It's either one of the great truisms or great myths of pop culture and politics in the last century: When President John F. Kennedy was assassinated on November 22, 1963, it created a depression in America that could only be cured by a massive outbreak of hand-holding.
As in, "I Want to Hold Your Hand."
The Beatles/JFK connection is one that won't die. The question forever looms: would we still have needed them — would we still have fed them, with our dollars and screams— if the President had still been alive when they broke out in '64? Would moptops have taken over the world anyway, even if the king of Camelot hadn't been slain before America's very eyes?
Only Rod Serling himself could come up with the alternate reality in which we could say for sure how the Fabs' career (and the counterculture they subsequently ushered in) would have gone if it had been business as usual through a Kennedy administration. But clearly America was living through its own Twilight Zone in the funk that followed 11/22/63. And for 50 million adolescents in search of an exit, there was nothing to replace a shining young role model in a suit like four even sunnier and even younger heroes in suits.
The Grateful Dead's Jerry Garcia is among those who remembered the Beatles' emergence in those dark days as "a happy flash, post-Kennedy assassination. Like the first good news."
The late rock critic Lester Bangs, writing in the June 1975 issue of Creem magazine, declared that Beatlemania was "intimately tied up with the assassination of President John F. Kennedy... [a] dream world [that] was shattered with the president's skull... They were perfect medicine... a sigh of relief at their cheeky charm and a welcome frenzy to obliterate grief with a tidal wave of Fun for its own sake, which ultimately was to translate into a whole new hedonist dialectic." And Beatles biographer Ian MacDonald spoke conventional wisdom when he wrote that their breakthrough hit's "energy and invention lifted America out of its gloom... High on gratitude, the country cast itself at the Beatles' feet."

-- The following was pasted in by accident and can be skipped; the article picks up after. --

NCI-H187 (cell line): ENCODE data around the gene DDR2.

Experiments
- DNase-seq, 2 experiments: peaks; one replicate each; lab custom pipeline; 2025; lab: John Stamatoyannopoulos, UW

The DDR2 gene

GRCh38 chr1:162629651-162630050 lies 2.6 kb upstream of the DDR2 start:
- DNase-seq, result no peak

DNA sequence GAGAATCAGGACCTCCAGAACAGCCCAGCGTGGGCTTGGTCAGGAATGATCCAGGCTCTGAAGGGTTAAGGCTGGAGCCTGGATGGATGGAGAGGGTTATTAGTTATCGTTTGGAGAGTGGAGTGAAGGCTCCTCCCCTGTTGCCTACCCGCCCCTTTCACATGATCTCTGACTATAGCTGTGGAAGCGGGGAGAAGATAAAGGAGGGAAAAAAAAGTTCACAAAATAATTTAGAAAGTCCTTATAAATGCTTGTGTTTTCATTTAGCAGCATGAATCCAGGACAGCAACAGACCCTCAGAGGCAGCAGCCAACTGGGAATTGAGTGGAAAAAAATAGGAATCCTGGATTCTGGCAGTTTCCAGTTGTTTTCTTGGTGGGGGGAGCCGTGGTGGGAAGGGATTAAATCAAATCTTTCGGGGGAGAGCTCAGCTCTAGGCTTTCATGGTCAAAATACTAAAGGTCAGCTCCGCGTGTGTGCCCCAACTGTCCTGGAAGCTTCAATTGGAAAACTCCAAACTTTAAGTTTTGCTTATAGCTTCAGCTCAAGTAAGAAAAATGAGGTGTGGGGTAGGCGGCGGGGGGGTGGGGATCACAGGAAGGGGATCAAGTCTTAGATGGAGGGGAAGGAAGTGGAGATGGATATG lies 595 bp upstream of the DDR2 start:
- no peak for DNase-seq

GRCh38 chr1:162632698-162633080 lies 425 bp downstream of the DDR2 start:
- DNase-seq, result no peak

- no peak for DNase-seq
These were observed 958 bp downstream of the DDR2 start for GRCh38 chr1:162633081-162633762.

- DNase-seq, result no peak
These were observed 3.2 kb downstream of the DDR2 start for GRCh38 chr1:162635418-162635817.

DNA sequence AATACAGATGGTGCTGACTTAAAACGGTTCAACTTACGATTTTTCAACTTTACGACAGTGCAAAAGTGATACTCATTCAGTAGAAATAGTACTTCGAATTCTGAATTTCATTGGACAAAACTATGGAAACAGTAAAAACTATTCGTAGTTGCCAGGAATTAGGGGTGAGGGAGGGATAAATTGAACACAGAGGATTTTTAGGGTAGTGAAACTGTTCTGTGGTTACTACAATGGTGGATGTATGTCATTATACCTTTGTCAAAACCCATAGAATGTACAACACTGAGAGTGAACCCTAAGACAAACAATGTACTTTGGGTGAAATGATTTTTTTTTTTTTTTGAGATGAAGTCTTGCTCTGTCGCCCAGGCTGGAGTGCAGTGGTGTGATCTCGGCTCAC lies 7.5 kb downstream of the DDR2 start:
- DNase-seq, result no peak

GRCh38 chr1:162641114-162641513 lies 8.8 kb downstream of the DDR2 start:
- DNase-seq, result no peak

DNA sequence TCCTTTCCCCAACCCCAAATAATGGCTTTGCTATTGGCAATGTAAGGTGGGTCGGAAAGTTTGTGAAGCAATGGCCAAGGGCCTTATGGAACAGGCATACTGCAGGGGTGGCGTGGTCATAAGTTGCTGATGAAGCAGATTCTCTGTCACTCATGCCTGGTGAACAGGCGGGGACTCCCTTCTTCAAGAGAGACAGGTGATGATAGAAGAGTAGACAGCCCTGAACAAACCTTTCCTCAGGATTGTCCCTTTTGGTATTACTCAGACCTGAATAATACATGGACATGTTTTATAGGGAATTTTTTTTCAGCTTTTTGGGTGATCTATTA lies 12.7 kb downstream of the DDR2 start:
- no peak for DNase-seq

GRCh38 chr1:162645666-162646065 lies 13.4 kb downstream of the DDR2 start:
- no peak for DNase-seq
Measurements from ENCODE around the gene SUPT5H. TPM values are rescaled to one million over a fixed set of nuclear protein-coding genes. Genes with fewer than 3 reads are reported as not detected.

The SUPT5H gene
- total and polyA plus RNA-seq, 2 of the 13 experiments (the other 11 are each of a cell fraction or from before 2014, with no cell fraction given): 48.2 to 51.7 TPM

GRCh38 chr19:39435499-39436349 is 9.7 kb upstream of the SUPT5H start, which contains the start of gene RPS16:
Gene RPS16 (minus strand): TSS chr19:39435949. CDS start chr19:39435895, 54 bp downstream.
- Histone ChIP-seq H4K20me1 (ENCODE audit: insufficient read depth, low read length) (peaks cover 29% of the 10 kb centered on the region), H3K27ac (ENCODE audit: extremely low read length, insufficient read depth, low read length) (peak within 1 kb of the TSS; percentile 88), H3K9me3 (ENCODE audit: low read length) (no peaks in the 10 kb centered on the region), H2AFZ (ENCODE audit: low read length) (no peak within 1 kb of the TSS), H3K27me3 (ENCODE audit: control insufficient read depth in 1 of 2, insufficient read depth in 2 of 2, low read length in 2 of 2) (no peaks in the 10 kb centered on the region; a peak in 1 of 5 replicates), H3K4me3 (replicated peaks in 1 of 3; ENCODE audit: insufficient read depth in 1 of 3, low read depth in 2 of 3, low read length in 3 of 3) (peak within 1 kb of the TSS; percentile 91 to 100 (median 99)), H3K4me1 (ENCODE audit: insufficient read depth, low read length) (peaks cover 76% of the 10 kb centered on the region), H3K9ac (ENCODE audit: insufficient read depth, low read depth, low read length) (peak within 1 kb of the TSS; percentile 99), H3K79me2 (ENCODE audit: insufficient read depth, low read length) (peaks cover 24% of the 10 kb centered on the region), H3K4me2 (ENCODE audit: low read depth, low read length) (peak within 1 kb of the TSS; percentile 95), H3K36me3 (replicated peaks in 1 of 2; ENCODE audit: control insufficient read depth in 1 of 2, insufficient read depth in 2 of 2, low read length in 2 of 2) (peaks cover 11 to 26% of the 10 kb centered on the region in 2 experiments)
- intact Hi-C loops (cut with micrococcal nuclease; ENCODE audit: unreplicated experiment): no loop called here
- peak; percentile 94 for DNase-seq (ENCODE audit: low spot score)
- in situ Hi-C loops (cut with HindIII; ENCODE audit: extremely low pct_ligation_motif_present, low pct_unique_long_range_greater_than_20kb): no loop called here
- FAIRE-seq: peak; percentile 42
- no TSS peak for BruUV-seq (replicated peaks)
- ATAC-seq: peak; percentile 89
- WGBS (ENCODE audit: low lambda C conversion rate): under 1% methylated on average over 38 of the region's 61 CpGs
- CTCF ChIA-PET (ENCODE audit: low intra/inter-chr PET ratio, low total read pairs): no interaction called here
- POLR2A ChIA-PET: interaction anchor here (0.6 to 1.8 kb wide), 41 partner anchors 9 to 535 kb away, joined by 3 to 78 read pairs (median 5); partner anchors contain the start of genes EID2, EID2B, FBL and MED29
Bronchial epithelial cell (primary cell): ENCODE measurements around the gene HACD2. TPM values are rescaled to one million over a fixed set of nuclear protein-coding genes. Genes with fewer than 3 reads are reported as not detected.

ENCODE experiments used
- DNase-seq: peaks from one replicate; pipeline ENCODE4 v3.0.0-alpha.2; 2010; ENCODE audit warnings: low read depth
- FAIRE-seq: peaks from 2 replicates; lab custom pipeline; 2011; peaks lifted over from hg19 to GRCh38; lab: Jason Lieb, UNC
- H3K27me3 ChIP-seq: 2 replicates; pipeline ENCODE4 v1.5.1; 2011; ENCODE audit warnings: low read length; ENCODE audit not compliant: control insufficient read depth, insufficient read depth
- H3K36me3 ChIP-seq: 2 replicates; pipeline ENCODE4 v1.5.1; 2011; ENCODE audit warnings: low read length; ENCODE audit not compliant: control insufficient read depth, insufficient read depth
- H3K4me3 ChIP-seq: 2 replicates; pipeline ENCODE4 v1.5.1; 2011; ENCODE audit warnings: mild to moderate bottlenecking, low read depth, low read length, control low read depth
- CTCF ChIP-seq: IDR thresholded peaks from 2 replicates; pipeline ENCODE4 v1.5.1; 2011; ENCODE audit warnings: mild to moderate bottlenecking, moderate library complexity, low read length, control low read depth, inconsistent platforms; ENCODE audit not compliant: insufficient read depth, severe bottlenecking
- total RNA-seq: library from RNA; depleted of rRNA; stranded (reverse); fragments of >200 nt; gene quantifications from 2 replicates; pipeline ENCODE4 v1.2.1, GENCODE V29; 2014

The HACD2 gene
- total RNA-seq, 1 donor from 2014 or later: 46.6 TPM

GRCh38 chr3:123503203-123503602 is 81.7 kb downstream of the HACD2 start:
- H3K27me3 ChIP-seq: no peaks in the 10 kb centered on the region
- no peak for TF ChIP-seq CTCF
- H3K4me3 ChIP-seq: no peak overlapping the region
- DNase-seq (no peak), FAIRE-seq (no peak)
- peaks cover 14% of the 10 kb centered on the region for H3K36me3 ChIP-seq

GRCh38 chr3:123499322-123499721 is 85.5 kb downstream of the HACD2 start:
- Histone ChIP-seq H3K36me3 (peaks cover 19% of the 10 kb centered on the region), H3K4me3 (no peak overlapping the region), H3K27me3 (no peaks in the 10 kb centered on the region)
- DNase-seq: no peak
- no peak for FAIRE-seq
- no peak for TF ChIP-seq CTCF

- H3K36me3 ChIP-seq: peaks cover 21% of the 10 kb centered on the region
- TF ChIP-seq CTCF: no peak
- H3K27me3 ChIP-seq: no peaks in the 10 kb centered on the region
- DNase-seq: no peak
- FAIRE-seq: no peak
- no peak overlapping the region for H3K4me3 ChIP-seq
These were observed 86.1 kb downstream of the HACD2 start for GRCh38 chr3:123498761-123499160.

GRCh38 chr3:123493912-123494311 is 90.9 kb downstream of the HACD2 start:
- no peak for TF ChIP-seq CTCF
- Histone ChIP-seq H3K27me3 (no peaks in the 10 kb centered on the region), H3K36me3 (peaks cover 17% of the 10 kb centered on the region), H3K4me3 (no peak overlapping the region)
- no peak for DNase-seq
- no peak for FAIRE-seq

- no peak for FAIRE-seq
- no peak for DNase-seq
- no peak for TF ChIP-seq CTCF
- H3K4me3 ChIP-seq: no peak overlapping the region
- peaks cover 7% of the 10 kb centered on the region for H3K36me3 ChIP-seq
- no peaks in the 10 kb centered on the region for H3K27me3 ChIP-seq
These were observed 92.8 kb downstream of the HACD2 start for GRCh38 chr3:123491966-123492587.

But is this too simplistic a reading of history? Some revisionists think so.
A controversial essay from Slate this month sought to debunk the JFK/JPGR (John, Paul, George and Ringo) connection. Writer Jack Hamilton quoted the famous Lester Bangs article — dismissively — in which Bangs claimed "was was no accident that the Beatles had their overwhelmingly successful Ed Sullivan Show debut shortly after JFK was shot" (on February 9, 1964). Hamilton calls Bangs' assertion "a choice of words that might as well put John and Paul in the book depository."
"History is more fun if it happens in turning points," scoffs Hamilton. "If the musical side of the Beatles/JFK turning point seems bogus, the historical side feels like mythologists leaning too hard on coincidence." To bolster his case — or his anti-case — Hamilton cites critic Greil Marcus saying that "for me there was never at the time any connection between the malaise or shock over the assassination and the arrival of the Beatles." He also puts Beatles expert Mark Lewisohn on the record as saying that "the coincidence only became apparent with hindsight."
Then again, both Hamilton and Lewisohn are English, which may make them less than experts on how Americans felt in the weeks following the Kennedy assassination. Perhaps it's a case of "You had to be there"?